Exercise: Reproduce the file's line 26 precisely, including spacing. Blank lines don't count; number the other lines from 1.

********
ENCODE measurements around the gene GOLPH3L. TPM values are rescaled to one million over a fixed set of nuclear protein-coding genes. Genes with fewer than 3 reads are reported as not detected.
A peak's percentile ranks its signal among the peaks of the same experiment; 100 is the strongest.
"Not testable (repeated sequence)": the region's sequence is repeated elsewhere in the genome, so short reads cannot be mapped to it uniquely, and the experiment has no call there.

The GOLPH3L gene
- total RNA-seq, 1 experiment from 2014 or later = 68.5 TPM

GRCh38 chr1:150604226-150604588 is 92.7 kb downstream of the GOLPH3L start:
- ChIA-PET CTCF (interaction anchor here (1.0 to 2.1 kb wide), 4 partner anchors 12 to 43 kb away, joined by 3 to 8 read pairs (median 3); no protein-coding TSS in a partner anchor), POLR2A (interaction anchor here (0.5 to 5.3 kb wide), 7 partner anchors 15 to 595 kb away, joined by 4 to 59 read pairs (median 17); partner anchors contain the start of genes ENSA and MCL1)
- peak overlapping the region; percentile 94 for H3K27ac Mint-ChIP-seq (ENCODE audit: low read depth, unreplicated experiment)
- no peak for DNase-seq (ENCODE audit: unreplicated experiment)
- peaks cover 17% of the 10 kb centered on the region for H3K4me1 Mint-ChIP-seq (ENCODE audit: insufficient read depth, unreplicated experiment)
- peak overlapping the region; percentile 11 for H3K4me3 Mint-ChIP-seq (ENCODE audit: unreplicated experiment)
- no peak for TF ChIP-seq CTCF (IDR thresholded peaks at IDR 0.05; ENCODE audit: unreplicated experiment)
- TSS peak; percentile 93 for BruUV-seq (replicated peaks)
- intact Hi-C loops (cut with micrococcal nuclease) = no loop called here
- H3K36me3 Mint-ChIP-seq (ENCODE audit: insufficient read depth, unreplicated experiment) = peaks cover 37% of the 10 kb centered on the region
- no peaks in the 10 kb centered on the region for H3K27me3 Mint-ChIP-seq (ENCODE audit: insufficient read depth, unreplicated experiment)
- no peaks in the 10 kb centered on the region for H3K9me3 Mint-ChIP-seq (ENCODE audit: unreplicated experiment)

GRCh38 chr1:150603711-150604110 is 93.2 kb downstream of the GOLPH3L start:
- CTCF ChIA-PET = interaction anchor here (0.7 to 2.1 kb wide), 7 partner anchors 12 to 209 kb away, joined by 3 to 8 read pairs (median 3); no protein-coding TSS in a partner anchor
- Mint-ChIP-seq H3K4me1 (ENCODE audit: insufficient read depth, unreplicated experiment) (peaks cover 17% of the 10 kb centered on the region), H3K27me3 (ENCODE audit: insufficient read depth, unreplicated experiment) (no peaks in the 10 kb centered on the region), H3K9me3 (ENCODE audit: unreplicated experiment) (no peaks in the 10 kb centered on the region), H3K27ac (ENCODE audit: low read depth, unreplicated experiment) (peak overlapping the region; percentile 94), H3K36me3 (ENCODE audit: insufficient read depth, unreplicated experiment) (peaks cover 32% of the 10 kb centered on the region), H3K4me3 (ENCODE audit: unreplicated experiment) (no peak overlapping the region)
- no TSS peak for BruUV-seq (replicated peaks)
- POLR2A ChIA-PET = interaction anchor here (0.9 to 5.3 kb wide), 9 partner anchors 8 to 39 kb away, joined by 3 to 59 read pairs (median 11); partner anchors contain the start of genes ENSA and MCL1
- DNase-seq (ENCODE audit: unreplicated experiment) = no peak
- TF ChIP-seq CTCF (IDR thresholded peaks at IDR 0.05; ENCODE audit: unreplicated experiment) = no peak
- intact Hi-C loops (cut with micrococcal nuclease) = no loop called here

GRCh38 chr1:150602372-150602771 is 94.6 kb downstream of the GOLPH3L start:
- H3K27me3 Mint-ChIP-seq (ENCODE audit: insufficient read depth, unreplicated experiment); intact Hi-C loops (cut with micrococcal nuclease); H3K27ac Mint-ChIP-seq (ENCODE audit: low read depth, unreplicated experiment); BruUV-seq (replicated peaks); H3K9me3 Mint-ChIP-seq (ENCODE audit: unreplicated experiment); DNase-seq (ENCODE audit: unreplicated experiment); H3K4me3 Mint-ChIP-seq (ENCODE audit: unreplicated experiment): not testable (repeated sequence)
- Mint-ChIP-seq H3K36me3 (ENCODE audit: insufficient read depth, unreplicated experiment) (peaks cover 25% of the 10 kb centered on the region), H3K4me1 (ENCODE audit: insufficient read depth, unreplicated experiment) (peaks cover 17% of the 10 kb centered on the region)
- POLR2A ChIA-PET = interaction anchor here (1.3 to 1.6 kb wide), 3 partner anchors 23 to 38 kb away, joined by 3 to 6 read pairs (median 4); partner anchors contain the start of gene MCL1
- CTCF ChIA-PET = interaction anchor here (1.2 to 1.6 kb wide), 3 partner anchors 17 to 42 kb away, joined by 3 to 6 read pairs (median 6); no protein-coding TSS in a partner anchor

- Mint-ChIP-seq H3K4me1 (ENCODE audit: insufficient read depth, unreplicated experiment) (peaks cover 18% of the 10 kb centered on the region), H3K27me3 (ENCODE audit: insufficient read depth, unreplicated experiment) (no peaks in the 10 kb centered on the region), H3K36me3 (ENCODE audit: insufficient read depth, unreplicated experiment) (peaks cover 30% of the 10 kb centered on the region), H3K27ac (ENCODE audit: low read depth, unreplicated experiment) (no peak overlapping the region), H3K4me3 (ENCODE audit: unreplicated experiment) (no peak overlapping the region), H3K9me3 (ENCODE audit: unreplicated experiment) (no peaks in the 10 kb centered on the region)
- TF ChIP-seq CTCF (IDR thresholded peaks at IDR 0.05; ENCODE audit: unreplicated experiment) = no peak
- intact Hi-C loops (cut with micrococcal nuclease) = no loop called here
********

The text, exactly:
GRCh38 chr1:150602372-150602771 is 94.6 kb downstream of the GOLPH3L start: